Rumors that this quarter may see a precipitous drop in iPhone X shipments
, after the initial adoption ran its course, are starting to pile up from multiple analyst
and supply chain sources
. The latest installment in the iPhone-X-doesn't-sell-well
saga comes in the form of a report that Samsung has cut its OLED production significantly, and put the brakes on building a new display plant.
As we know, Samsung is currently the sole supplier of the iPhone X's 5.8" flexible OLED panels, at $70 a pop
, and has been hoping to capitalize on Apple's new OLED models
coming this year, too. Its A3 plant that makes the screens, though, has allegedly cut production rates by 10% in January, after operating at full capacity for years, and industry sources are blaming diminished iPhone X
panel orders which present almost 80% of the screens churned out by the factory. "Samsung is reducing operation at the A3 plant largely due to the remaining inventories for the iPhone X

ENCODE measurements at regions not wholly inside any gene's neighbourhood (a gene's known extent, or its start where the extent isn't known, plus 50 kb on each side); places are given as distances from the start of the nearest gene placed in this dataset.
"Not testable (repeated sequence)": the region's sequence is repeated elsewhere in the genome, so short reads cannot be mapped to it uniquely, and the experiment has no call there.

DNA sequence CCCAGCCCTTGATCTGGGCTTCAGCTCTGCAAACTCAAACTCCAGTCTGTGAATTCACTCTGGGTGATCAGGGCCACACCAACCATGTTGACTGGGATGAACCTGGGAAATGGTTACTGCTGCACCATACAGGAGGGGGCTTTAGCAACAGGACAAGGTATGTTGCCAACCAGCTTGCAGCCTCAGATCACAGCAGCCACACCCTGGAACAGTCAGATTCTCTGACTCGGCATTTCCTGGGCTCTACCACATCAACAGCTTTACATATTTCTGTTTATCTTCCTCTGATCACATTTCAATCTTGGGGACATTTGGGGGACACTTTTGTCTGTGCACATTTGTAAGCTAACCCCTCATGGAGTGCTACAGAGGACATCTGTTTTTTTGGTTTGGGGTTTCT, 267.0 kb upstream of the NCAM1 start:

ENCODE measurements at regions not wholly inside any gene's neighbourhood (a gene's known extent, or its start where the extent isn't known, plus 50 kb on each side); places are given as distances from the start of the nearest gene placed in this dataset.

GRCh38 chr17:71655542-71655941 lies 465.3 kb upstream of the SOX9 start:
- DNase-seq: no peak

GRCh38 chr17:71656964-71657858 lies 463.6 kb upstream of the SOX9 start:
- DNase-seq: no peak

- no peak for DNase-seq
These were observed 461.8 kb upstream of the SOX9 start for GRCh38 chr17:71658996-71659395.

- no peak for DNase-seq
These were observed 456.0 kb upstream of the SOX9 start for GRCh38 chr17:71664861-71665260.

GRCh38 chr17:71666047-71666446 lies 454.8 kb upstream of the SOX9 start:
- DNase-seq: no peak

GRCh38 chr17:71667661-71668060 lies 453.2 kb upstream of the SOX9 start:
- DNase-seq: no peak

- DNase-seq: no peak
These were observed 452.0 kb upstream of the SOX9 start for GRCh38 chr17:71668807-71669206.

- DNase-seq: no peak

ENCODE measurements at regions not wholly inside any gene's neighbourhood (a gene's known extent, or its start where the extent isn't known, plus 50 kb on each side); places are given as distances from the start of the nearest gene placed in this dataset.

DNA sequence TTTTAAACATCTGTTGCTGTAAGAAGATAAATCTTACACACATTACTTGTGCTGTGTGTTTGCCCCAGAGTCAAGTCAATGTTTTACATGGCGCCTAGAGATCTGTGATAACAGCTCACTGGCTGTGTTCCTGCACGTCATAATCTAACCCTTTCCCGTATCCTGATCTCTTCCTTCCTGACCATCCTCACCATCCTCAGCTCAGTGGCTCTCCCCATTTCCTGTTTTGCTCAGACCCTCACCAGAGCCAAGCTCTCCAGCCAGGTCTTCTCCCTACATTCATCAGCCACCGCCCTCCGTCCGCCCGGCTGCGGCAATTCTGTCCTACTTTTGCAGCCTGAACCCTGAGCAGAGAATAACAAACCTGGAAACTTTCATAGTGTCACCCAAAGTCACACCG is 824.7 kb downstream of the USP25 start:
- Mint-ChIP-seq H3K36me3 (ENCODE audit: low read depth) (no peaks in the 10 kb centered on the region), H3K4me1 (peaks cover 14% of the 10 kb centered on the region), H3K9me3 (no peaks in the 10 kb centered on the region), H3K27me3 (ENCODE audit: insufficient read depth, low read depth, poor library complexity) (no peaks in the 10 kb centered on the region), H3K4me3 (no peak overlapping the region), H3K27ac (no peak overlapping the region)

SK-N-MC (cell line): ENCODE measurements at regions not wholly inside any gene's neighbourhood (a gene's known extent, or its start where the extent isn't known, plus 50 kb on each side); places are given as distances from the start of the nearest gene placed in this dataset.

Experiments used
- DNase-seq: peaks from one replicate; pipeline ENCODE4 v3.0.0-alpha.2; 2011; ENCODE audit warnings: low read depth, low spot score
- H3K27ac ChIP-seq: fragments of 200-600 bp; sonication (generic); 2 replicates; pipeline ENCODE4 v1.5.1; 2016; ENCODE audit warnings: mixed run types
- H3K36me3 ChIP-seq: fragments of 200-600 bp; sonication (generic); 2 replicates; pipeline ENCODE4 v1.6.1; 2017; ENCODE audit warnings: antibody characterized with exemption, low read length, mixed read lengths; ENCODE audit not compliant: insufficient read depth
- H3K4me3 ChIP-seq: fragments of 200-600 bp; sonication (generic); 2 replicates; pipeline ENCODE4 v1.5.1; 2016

," they claimed on the condition of anonymity.
All eyes are now on the February and March production rate reports, to gauge whether the interest in Apple's first OLED iPhone is indeed subsiding faster than previously forecast
. Not only that, but Samsung is reportedly putting a big new OLED plant it started building in Vietnam on hold for now, as it's not exactly clear what the OLED iPhone strategy will be this year. A drop in Apple's orders will hit Samsung's earnings as well, just after it announced a record $14 billion profit
Apple, in its turn, is reportedly looking to diversify its panel supply away from Samsung. There is plenty of info that it may turn to Japan Display
for a flexible 6.1" LCD panel to be outfitted on a more affordable iPhone 9
in this year's crop. Such a screen will allow it to fit a notch cutout and a TrueDepth camera kit at a much lower cost than by using Samsung's pricey OLED panels.
Furthermore, other industry sources tip that Apple has chosen LG to supply the larger, 6.46" OLED display
of the rumored new iPhone Xs (or XI) Plus
model that it is prepping for the fall, so Samsung may be left with only the orders for the iPhone X successor, it seems, which would explain the capital expenditures pause further. It won't explain the current production cuts, though, and analysts are no doubt very eager to hear Apple's revenue forecast for Q1 when it reports the Q4 results next week on February 1.